Obsessive-Compulsive Disorder
OCD (Obsessive Compulsive Disorder) acronym on colorful sticky notes

The obsessive-compulsive disorder is a type of anxiety disorder that is characterized by repetition, uncontrollable, unwanted thoughts (obsession) and the urge to do something repeatedly (compulsion).

These obsessions and compulsion interfere and disrupt the patient’s social and professional life. Adults who suffer from Obsessive-Compulsive Disorder are able to identify that their obsession is unreasonable, but they are unable to control it.

Trial to stop it causes its sufferers, anxiety and distress; hence they are compelled to engage in the obsessive-compulsive behaviour to ease their distress which in turn, reinforces the behaviour.

This is generally known as the vicious cycle of OCD.


Common obsessions include;

  • Reoccurring intrusive thoughts without the ability to control it
  • Preoccupation with a particular thought or image

Common compulsions include:

  • Constant washing or cleaning
  • Constant praying or repeating of phrases to prevent harm
  • Repetition of routine activities like rereading
  • Constantly checking body parts to check nothing has gone wrong


Most cases of OCD fall into at least one of the below-mentioned categories.

  • Contamination: This is characterized by the fear of dirt, poor hygiene or being contaminated with germs or chemical. People who fall under this category have the compulsion to clean and wash. Most sufferers, due to their fear of germs, wash their hands until their skin begins to peel off. Some feel dirty after being mistreated and feel the need to bathe themselves in order to wash away the “dirty” feeling.
  • Checking: This includes having the constant need to check appliances in the house, locks, ovens, stoves or always thinking one has a medical condition like pregnancy or tumour. People who fall under this category, leave an appliance like a curling iron plugged in on purpose so they can justify their repetitive behaviour.
  • Symmetry and order: This is the obsessive need to have things aligned in a certain orderly way or the need to follow a specific strict routine—anything outside their routine causes distress and anxiety.
  • Rumination and intrusive thoughts: This includes having an obsessive pattern of thought. Thoughts often include danger and worries of oneself and others. They often engage in repetitive prayers and thoughts.

A sufferer can continue to muster and whisper prayers, thinking that an impending danger will occur if they stop. Some thoughts also include suspicion of people around them or constant awareness of body sensations like breathing.


There is no exact known cause of Obsessive-Compulsory Disorder (OCD). Although genetic and environmental factors are said to contribute. It is reported severally among sufferers that their condition started after a traumatic event. 

Other causes include anxiety, depression and physical difference (an abnormality or imbalance in the neurotransmitters) in certain parts of one’s brain.


It is difficult to make a diagnosis of Obsessive-Compulsory Disorder. This is because it shares similar symptoms with schizophrenia, Obsessive-compulsive personality disorder, anxiety disorder, depression and some other mental health disorder.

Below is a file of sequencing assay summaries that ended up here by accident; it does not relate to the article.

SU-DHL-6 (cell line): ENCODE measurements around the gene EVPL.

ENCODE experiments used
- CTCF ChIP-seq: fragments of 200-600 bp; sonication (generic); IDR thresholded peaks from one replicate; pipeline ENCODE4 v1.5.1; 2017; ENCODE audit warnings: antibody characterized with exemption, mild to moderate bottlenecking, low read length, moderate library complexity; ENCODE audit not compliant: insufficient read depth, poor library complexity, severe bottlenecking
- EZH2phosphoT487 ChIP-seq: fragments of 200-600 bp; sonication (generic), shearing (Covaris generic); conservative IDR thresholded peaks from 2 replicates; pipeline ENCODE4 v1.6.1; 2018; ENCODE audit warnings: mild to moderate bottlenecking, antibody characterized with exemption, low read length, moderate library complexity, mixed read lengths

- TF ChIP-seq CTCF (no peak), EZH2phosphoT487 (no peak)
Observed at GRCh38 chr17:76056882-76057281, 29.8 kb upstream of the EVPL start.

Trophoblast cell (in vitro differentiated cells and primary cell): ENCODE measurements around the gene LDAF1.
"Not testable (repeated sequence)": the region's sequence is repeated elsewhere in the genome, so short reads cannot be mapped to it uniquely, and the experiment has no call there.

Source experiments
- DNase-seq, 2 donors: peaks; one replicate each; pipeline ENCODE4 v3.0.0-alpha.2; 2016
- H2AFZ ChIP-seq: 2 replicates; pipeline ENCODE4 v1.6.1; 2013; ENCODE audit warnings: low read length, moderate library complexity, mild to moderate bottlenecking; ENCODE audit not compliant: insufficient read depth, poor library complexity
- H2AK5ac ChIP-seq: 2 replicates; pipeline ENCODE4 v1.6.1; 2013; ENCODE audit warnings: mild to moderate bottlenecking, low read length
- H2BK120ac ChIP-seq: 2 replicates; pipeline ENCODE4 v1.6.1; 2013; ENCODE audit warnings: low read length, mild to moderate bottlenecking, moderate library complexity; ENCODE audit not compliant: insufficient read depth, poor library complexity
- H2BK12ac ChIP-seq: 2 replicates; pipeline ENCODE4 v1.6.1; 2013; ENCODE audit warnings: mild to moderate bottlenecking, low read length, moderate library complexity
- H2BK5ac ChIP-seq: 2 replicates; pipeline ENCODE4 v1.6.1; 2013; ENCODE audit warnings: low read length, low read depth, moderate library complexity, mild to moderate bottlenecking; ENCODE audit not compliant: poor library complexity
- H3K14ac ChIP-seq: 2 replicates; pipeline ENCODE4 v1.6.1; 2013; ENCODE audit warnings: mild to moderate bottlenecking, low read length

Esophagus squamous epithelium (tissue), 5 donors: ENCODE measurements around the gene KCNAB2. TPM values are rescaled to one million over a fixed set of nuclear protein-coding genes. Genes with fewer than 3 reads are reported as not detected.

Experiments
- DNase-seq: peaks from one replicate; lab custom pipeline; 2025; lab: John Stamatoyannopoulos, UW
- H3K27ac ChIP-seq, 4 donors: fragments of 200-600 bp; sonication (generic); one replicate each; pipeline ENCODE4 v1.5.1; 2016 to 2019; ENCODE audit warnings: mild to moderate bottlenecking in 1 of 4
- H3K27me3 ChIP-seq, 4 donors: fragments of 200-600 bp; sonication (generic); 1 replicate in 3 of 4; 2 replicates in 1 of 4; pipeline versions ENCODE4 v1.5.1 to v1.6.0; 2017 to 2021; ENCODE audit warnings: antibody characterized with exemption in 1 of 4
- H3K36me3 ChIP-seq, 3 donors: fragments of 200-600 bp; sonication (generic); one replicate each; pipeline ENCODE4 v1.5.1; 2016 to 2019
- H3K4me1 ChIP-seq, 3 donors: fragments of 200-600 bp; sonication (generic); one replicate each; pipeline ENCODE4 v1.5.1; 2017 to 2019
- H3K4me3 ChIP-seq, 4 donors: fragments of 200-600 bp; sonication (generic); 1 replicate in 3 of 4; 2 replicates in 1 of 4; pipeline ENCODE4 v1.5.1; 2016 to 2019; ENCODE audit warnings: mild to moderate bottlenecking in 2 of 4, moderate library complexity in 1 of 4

Therefore it is essential to work very closely with your doctor or therapist.

According to the American psychological association, before one is said to have OCD, the symptoms they are experiencing has to meet the following criteria: Obsession or compulsion or both are present.

There is clinically significant distress, anxiety and damage in the social, professional or other important areas of life. The symptoms being experienced are not accounted to the effects of medication or drug abuse.

Another mental disorder does not better explain the symptoms.


There is no cure for OCD, but the symptoms can be managed so as not to disrupt or affect the sufferer’s typical day to day activities. Some patient may need long-term or intensive treatment, depending on how severe the case may be.

Treatments may include the following:

  • Relaxation: Relaxation, meditation, massage are reportedly helpful in relieving OCD symptoms.
  • Psychotherapy: This is based on changing thought patterns. This helps identify unhelpful thought and help devise ways to control or manage them. Therapy may come in the form of exposure therapy which involves exposing sufferer to the situation that causes distress, anxiety and sets off compulsion. The sufferer will learn to manage and control the OCD thoughts. Response prevention helps the patients learn to resist the compulsion to engage in the behaviour.
  • Medication: This is purely for informational purposes. It is not advisable to take medication without a doctor’s supervision. Selective serotonin reuptake inhibitors help OCD patients manage and control their obsessions and compulsion. However, it takes 2-4 months for the medications to start working. Other drugs include Fluoxetine, Fluvoxamine, escitalopram.
  • Neuromodulation: When medications and therapy aren’t improving the symptoms, this is introduced to help improve the condition. Neuromodulation aims at stimulating nerve cells using a magnetic field which in turn makes a visible positive difference in the patience.

Symptoms generally start out mildly and tend to vary in severity (mild, moderate and severe) throughout life. It is advised to get medical attention as soon as possible to prevent it from worsening.